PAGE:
A Round of Introductions
There was an episode of the Biggest Loser several years ago that featured an interesting challenge (aren’t they all interesting?): the contestants—still pretty fat at this point—had to stand on one foot. The last person standing won.
It was the first episode of the show I’d ever seen. Honestly, I hated it. I only watched it because I was in a new relationship, and the cute, funny, 6-foot-5 man I was seeing wanted to watch it. This was during my fitness heyday, when I’d dropped most of my Fatty McFatterson drinking and pizza weight from college, and I was pretty tight. And I liked it.
I was also (and still am) pretty obnoxious/competitive. Seeing the challenge, I let out a loud, “Pshhhhhh. Eeeeeasyyyyy!” My date said, “Oh yeah? You do it.”
And I did. Like a moron, I stood on one foot on a small book (they were using a cinder block or something) in his living room for over 45 minutes. Until the last contestant fell and then some.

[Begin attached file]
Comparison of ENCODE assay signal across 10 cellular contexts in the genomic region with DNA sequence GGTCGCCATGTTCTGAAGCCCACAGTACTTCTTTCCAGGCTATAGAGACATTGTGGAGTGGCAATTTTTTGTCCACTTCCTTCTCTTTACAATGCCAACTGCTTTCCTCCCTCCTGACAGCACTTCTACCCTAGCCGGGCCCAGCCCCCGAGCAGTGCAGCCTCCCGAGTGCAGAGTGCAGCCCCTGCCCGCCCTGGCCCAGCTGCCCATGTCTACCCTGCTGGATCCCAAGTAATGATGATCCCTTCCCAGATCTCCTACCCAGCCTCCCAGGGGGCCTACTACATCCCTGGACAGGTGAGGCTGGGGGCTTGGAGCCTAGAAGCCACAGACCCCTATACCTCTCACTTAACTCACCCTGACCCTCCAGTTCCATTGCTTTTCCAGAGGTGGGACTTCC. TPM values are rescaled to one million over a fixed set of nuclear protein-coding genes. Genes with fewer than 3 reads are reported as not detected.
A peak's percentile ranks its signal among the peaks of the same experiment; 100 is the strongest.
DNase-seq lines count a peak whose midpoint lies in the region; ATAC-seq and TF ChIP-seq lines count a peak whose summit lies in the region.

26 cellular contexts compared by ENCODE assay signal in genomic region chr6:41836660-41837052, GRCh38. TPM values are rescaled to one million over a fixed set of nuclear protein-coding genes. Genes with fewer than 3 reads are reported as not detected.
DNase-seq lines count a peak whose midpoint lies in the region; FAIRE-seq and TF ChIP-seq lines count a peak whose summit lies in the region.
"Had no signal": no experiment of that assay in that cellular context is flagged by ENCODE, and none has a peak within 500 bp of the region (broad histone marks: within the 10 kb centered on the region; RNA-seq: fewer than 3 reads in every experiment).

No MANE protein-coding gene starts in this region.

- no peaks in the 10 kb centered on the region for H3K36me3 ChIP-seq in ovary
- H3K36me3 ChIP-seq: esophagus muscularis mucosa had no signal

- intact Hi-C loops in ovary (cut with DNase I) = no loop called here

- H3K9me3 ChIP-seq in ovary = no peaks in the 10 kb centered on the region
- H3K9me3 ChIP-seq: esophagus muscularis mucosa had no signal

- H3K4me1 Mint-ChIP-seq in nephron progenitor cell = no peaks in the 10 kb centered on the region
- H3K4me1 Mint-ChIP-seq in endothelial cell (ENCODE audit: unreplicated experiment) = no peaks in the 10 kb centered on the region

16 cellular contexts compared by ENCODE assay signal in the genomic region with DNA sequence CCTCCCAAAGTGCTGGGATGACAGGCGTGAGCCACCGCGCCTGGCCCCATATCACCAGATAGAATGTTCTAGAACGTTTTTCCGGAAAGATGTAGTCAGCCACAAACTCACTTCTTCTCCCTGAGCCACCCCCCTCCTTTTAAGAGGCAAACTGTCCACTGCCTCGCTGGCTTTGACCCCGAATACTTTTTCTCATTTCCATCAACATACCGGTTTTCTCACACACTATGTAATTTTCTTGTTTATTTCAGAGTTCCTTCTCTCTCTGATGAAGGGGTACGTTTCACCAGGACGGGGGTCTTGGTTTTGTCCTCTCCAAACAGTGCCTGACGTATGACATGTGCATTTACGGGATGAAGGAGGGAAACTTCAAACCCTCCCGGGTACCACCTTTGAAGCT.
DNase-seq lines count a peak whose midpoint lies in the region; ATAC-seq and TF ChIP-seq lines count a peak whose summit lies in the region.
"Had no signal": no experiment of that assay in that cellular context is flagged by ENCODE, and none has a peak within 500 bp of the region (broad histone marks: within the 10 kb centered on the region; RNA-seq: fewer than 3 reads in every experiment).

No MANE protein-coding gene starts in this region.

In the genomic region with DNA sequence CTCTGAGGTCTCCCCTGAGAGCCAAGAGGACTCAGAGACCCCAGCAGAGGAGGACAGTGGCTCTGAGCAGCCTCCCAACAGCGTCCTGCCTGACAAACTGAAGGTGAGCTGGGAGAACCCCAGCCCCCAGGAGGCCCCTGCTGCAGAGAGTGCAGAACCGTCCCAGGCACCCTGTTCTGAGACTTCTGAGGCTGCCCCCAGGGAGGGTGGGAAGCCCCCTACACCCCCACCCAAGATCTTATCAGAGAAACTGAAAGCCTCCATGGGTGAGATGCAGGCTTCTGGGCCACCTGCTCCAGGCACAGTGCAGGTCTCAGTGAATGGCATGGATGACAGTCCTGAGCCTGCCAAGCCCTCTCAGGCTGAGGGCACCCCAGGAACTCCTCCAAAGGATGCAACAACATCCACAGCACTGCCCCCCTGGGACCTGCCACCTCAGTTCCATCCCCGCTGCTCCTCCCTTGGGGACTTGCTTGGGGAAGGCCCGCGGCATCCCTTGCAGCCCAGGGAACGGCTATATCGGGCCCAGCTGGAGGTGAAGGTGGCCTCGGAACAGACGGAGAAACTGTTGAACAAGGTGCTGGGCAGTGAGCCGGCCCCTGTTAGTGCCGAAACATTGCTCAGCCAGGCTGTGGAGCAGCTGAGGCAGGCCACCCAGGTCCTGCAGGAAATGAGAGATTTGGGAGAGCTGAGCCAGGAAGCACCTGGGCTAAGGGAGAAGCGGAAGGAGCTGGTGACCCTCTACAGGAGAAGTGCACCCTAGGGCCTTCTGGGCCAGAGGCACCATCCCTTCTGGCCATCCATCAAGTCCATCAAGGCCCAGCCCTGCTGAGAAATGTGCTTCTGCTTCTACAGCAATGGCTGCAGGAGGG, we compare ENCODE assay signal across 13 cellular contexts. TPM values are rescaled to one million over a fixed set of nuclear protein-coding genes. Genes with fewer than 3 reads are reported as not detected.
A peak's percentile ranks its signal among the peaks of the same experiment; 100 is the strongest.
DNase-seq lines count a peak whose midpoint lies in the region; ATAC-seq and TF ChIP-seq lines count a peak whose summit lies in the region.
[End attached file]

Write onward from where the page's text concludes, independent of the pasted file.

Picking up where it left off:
The challenge was about balance, and I’d turned it into a competition. I’d won at balance, and not only that, I’d hung on even longer to completely demolish my fake TV competitors. It took several months for me to realize the significance of that moment: I had no idea what balance was. Up until that point, my behavior was characterized by one of two polar opposites: gluttony and sedation, and extreme activity and malnourishment.
Since that moment, I’ve been seeking balance in my life. Balance between anger and ecstasy, complacence and rebellion, gluttony and starvation, and on and on and on and on…. Balance keeps the mind still, the soul strong, and the body sexy. And who doesn’t want that?!
But living a balanced life feels like walking a line. And what a freakin’ fine like it is! Lifestyle opposites seem to fuel themselves: you veer slightly to the right or left, and before you know it, you’re so far off base it doesn’t seem like you’ll ever get back. And that’s what The Tight Rope is about—recognizing the need for balance, and also the need to rein indulgences back in. It’s about knowing when to push and when to pull, when to move and when to be still. I think balance in one’s life really boils down to really knowing and loving your mind and your body, and ultimately finding peace with both. That’s where I want to be. And by golly, I’m going to do my damndest to get there.